Design Sketching: The Easiest Prototype Method Ever
When it comes to Web and software design, the pen(cil) is often mightier than the Design Suite. What I mean is: Tech is cool, but don’t fall under its spell. It’s often when you remove the technological layers between you and your thoughts that the best ideas sprout.
You’ve heard of great ideas that started on bar napkins, right? One way that low-tech beats high-tech is when it comes to conceptualizing early-stage design ideas. Smart designers create a “low-fidelity” prototype of your product—a rough approximation of what it’s going to look like so people can actually interact with it. This is not a foreign concept to federal agencies, the Department of Labor used paper prototypes for their DOL Timesheet app.
We talked about creating paper prototypes in an earlier article—how you can use scissors and pens to create no-cost user tests with an interactive product. That last part is important—interactive. Below is a wireframe for a kids site. When you look at it, you get an general idea of what content goes where. But you can’t USE it. You can’t see if it meets your needs. You can’t tell if it’s any good or not. You just kind of look at it and think, “Hmmm. OK.”
Creating wireframes in a design program takes time and expertise. Maybe you know how to use wireframing programs, and maybe you don’t. But can you create this below?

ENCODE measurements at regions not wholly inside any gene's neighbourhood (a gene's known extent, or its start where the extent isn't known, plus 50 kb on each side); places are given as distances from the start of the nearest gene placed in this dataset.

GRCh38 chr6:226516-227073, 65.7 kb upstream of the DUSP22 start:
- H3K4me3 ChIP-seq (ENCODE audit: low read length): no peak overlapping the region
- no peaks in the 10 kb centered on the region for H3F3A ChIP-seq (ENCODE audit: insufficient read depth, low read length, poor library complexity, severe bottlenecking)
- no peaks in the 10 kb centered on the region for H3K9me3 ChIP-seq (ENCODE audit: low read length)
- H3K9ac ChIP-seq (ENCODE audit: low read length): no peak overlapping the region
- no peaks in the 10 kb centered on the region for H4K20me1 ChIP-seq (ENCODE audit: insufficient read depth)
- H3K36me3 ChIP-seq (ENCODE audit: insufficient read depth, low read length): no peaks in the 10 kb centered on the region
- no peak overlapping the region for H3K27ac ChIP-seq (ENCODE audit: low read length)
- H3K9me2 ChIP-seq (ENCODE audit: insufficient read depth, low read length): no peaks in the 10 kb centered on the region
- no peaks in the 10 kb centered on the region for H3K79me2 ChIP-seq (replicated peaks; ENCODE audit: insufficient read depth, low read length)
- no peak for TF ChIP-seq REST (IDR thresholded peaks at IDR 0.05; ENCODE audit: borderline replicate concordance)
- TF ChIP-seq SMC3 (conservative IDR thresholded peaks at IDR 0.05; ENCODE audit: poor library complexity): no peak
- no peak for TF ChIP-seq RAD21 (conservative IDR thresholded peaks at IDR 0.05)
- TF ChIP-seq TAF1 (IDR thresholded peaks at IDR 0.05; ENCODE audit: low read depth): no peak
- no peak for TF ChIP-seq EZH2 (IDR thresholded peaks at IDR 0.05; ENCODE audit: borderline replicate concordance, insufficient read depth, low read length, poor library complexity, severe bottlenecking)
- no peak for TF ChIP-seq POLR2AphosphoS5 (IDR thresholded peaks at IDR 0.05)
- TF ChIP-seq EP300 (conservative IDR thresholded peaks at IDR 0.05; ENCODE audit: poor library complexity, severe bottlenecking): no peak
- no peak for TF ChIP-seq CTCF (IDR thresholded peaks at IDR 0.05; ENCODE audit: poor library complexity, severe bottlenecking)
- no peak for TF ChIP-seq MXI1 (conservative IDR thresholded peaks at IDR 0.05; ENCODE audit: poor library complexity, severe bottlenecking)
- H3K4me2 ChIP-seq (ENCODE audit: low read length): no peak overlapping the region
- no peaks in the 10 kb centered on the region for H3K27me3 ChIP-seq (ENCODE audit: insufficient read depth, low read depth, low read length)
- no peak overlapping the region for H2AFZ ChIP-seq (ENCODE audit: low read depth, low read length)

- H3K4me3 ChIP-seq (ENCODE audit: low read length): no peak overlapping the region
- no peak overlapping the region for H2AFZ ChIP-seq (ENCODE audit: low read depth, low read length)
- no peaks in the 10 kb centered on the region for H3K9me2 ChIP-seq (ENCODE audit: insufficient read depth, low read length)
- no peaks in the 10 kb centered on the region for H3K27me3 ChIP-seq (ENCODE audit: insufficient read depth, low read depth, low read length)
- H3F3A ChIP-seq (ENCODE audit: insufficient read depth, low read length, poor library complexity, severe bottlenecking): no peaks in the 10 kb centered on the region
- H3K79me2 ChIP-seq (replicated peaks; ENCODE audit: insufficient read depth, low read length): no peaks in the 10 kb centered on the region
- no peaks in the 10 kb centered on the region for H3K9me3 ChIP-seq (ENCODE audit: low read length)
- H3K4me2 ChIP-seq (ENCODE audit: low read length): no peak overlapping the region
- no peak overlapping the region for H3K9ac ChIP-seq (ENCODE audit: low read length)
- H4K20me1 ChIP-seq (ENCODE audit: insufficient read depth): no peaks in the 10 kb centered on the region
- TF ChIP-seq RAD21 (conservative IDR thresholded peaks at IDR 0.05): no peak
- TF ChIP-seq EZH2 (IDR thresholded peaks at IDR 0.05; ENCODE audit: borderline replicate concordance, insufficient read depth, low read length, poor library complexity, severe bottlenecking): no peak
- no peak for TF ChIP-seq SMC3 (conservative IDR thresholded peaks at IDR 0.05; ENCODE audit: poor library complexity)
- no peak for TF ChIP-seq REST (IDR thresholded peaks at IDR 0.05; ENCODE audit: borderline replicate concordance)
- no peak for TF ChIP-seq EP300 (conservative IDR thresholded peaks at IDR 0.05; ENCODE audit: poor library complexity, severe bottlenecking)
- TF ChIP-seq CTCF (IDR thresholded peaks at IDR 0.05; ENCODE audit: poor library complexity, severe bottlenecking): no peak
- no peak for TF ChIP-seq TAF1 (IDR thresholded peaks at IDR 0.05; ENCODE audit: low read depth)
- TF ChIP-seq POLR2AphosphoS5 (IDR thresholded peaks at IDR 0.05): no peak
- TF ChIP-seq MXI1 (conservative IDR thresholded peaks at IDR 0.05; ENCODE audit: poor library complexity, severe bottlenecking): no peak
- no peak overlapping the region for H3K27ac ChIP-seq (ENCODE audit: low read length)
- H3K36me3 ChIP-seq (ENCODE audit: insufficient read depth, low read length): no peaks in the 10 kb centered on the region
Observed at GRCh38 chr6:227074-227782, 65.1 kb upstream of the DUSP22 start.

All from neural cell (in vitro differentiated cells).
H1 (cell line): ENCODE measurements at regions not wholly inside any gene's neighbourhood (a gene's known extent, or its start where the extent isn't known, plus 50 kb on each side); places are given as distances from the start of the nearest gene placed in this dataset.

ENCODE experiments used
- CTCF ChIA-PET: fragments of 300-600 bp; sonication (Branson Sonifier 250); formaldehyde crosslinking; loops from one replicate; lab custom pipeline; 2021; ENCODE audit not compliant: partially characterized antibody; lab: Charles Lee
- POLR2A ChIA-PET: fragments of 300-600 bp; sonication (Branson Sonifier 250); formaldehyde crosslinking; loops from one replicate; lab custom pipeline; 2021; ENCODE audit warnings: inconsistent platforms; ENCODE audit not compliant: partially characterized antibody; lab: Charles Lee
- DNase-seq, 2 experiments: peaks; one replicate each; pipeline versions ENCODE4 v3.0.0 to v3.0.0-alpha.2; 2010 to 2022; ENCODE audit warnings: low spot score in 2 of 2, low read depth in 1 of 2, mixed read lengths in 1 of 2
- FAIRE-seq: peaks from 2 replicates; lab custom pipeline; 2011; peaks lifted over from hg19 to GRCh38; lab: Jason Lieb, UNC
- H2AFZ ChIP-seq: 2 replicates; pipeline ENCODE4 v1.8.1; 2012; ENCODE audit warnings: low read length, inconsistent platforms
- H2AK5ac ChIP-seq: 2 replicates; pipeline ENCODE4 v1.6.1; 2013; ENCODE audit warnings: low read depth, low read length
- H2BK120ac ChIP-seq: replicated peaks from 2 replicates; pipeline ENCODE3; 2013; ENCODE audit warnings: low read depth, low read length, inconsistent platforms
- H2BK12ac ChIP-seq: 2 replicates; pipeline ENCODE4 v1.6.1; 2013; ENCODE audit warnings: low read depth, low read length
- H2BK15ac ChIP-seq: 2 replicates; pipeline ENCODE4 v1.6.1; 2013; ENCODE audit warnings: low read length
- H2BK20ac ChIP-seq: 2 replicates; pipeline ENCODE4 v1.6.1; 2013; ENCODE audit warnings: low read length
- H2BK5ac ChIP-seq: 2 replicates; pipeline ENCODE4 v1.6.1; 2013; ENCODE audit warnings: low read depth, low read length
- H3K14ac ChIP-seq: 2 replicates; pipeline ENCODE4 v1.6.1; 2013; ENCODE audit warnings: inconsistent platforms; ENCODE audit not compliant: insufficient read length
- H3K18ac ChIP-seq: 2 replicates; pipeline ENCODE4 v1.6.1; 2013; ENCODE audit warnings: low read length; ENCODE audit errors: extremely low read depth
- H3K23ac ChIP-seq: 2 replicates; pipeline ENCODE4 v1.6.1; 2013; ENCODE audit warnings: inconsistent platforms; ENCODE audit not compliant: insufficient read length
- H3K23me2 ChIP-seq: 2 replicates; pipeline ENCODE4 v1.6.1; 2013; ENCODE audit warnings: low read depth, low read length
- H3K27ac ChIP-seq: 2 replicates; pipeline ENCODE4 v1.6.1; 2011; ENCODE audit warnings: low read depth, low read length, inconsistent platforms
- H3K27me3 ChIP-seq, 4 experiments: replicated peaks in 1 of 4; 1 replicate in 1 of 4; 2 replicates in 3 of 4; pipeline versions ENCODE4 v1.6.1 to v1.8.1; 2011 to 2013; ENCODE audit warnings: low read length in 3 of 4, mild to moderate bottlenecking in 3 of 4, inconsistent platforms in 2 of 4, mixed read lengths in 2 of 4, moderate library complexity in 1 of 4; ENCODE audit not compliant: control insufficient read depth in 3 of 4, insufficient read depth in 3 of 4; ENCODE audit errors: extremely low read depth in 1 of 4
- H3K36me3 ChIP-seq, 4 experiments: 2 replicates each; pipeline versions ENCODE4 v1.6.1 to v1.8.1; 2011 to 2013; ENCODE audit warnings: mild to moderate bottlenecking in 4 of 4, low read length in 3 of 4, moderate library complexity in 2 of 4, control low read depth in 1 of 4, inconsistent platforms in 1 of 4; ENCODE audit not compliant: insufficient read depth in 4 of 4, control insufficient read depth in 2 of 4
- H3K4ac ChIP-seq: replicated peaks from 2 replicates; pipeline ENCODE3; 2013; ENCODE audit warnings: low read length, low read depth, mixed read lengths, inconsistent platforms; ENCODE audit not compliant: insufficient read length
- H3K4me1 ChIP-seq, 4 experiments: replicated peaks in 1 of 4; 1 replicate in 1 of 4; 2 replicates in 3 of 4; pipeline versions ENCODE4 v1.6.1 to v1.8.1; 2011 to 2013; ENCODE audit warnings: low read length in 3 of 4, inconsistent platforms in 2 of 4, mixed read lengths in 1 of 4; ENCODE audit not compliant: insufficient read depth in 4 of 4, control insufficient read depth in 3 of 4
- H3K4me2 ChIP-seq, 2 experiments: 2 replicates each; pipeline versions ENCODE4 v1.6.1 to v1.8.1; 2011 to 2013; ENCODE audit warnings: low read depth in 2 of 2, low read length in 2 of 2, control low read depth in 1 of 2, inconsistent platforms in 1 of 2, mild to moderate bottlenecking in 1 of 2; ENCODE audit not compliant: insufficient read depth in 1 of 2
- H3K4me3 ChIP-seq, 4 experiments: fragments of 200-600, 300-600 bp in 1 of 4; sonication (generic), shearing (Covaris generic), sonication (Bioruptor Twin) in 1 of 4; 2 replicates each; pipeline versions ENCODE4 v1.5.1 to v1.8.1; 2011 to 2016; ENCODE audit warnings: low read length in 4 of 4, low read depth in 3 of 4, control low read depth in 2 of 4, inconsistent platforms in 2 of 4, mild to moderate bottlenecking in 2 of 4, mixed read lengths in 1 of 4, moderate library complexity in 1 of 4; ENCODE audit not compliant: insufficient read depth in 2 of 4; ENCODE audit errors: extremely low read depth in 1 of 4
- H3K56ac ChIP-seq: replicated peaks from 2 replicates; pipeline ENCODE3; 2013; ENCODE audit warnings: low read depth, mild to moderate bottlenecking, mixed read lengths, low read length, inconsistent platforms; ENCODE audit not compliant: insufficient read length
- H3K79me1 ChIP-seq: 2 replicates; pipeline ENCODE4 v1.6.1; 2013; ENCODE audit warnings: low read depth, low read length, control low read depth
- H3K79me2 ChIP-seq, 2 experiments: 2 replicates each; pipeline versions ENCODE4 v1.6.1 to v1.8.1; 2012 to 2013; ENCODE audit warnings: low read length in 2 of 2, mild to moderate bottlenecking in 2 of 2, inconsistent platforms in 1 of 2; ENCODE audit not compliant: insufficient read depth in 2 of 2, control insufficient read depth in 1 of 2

This is a sample design I made for an idea for federal mobile app. It took exactly five seconds to create. When I was done I took a picture of it with my phone. Like the wireframe above, its also giving people some information about a product in process. But on it’s own it is still limited. But what if you sketch a second screen, say one that you would show to your test volunteer if they “clicked” the federal “button.”
All of a sudden, you’ve gone from a piece of paper to an experience you can lead someone through. Now, by creating multiple sheets for your customer to move through, you can conduct a quick but valuable usability test. Your customer (and you) start to understand the product better. They can see the layers and understand where they “are” in the whole thing. That’s very powerful. Once you know where you are, you know where you can do. Options start to come to mind. And people can form opinions about this new experience that they are having.
The Federal User Experience Program and the Mobile Gov Community of Practice recently held a Mobile Prototyping workshop where we taught people to list as many ideas as they could for a mobile app, and then start sketching some design ideas with markers. They started off rough, and quickly progressed into a series of images they gave to users to try. Very quickly, the design strengths and weaknesses revealed themselves.
Sketches are not intended as a finished work, and people can easily recognize a “work in progress.” Therefore, your test participants can easily analyze and critique the core functionality and not get distracted by unimportant design details.
Sketching is faster and more efficient than using a computer. Really! Technology is powerful, but often exclusive. Not everyone can use InDesign, but, as the saying goes, if you can draw a square and a circle, you can sketch.
Your ability to create fast design ideas means you can create LOTS and move away from the bad ideas early. Each generation of designs will get better and stronger as they are tested in reality, and improved via conversations with your colleagues.
So get out your 16th-century writing implements and start using them to create fantastic 21st century experiences. Those seemingly lame doodles can result in some very beautiful results.